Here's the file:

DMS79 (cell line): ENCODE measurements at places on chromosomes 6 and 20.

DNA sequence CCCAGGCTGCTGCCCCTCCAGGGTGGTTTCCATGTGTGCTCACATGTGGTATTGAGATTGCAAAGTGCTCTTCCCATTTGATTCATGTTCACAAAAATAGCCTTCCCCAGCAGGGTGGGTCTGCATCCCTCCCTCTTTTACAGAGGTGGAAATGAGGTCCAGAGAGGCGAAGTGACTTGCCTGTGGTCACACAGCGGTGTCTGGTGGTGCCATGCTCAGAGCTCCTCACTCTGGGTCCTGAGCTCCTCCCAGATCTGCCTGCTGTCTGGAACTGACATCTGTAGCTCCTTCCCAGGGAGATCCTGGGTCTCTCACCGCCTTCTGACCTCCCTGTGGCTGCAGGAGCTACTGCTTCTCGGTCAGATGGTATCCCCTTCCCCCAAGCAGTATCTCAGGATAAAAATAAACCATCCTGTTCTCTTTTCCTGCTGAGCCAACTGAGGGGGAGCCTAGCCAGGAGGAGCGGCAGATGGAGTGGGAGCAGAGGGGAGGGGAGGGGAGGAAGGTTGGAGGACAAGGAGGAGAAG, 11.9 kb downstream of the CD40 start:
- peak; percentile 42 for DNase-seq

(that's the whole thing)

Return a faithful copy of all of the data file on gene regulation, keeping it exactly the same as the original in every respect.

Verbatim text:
DMS79 (cell line): ENCODE measurements at places on chromosomes 6 and 20.

DNA sequence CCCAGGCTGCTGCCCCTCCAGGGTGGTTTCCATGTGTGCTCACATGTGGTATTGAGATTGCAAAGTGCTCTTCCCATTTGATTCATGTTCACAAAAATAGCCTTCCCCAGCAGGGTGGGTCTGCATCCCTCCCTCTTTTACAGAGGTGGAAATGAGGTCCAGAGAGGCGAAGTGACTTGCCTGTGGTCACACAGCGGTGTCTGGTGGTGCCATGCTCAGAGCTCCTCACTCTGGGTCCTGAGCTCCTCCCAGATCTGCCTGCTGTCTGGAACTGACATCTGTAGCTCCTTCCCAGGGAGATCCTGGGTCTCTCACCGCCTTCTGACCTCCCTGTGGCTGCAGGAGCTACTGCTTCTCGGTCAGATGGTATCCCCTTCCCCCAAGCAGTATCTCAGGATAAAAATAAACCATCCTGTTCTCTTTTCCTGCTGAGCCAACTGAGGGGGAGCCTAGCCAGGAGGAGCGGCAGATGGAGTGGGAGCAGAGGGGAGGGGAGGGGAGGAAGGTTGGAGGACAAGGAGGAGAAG, 11.9 kb downstream of the CD40 start:
- peak; percentile 42 for DNase-seq